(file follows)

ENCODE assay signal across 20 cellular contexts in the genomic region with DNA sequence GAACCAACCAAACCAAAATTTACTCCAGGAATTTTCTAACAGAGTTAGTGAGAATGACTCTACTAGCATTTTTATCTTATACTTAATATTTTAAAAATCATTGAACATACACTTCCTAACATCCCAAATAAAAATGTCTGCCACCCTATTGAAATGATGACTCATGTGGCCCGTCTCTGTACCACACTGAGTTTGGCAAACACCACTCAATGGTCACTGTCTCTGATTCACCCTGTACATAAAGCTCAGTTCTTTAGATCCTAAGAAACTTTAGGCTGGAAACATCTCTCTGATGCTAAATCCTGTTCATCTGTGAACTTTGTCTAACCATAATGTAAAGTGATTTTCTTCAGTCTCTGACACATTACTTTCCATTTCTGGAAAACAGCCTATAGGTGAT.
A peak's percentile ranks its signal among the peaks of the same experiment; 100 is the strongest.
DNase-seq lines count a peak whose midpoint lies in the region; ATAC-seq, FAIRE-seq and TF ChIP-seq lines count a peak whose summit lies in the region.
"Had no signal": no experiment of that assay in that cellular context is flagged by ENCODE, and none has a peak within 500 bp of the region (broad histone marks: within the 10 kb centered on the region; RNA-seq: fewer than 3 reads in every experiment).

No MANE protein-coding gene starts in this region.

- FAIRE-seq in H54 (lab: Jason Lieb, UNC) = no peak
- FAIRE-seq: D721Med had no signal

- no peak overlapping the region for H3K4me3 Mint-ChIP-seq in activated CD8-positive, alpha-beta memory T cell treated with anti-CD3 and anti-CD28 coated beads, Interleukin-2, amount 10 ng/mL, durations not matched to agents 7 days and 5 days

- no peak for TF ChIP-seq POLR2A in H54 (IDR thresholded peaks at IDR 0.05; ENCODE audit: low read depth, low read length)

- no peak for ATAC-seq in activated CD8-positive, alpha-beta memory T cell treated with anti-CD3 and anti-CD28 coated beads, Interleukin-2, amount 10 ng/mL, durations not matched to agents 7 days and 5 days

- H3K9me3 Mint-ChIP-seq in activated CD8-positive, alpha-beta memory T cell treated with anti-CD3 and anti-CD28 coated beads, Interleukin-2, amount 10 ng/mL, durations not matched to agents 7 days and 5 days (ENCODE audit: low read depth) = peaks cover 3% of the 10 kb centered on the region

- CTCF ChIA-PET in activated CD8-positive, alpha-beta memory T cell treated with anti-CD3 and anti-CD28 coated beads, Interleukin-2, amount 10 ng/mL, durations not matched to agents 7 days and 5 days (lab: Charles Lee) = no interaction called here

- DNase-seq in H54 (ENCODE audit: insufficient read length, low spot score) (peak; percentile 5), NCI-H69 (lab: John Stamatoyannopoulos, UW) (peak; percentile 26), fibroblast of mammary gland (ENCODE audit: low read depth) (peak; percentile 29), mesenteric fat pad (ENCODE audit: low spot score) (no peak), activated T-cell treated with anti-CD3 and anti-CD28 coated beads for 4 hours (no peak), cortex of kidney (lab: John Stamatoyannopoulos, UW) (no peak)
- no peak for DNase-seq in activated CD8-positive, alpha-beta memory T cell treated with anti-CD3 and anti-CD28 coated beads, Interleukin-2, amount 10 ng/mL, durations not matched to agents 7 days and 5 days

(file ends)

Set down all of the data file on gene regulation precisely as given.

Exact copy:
ENCODE assay signal across 20 cellular contexts in the genomic region with DNA sequence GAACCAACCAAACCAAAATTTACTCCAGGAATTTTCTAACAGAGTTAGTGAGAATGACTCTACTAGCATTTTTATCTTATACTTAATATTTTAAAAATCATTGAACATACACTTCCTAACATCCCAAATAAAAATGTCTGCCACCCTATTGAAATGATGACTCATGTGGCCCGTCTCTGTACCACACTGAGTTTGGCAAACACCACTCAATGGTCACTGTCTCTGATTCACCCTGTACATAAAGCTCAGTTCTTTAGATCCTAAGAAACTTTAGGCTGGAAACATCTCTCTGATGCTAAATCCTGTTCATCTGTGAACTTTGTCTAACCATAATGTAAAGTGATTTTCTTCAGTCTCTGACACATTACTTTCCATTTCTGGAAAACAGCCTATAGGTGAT.
A peak's percentile ranks its signal among the peaks of the same experiment; 100 is the strongest.
DNase-seq lines count a peak whose midpoint lies in the region; ATAC-seq, FAIRE-seq and TF ChIP-seq lines count a peak whose summit lies in the region.
"Had no signal": no experiment of that assay in that cellular context is flagged by ENCODE, and none has a peak within 500 bp of the region (broad histone marks: within the 10 kb centered on the region; RNA-seq: fewer than 3 reads in every experiment).

No MANE protein-coding gene starts in this region.

- FAIRE-seq in H54 (lab: Jason Lieb, UNC) = no peak
- FAIRE-seq: D721Med had no signal

- no peak overlapping the region for H3K4me3 Mint-ChIP-seq in activated CD8-positive, alpha-beta memory T cell treated with anti-CD3 and anti-CD28 coated beads, Interleukin-2, amount 10 ng/mL, durations not matched to agents 7 days and 5 days

- no peak for TF ChIP-seq POLR2A in H54 (IDR thresholded peaks at IDR 0.05; ENCODE audit: low read depth, low read length)

- no peak for ATAC-seq in activated CD8-positive, alpha-beta memory T cell treated with anti-CD3 and anti-CD28 coated beads, Interleukin-2, amount 10 ng/mL, durations not matched to agents 7 days and 5 days

- H3K9me3 Mint-ChIP-seq in activated CD8-positive, alpha-beta memory T cell treated with anti-CD3 and anti-CD28 coated beads, Interleukin-2, amount 10 ng/mL, durations not matched to agents 7 days and 5 days (ENCODE audit: low read depth) = peaks cover 3% of the 10 kb centered on the region

- CTCF ChIA-PET in activated CD8-positive, alpha-beta memory T cell treated with anti-CD3 and anti-CD28 coated beads, Interleukin-2, amount 10 ng/mL, durations not matched to agents 7 days and 5 days (lab: Charles Lee) = no interaction called here

- DNase-seq in H54 (ENCODE audit: insufficient read length, low spot score) (peak; percentile 5), NCI-H69 (lab: John Stamatoyannopoulos, UW) (peak; percentile 26), fibroblast of mammary gland (ENCODE audit: low read depth) (peak; percentile 29), mesenteric fat pad (ENCODE audit: low spot score) (no peak), activated T-cell treated with anti-CD3 and anti-CD28 coated beads for 4 hours (no peak), cortex of kidney (lab: John Stamatoyannopoulos, UW) (no peak)
- no peak for DNase-seq in activated CD8-positive, alpha-beta memory T cell treated with anti-CD3 and anti-CD28 coated beads, Interleukin-2, amount 10 ng/mL, durations not matched to agents 7 days and 5 days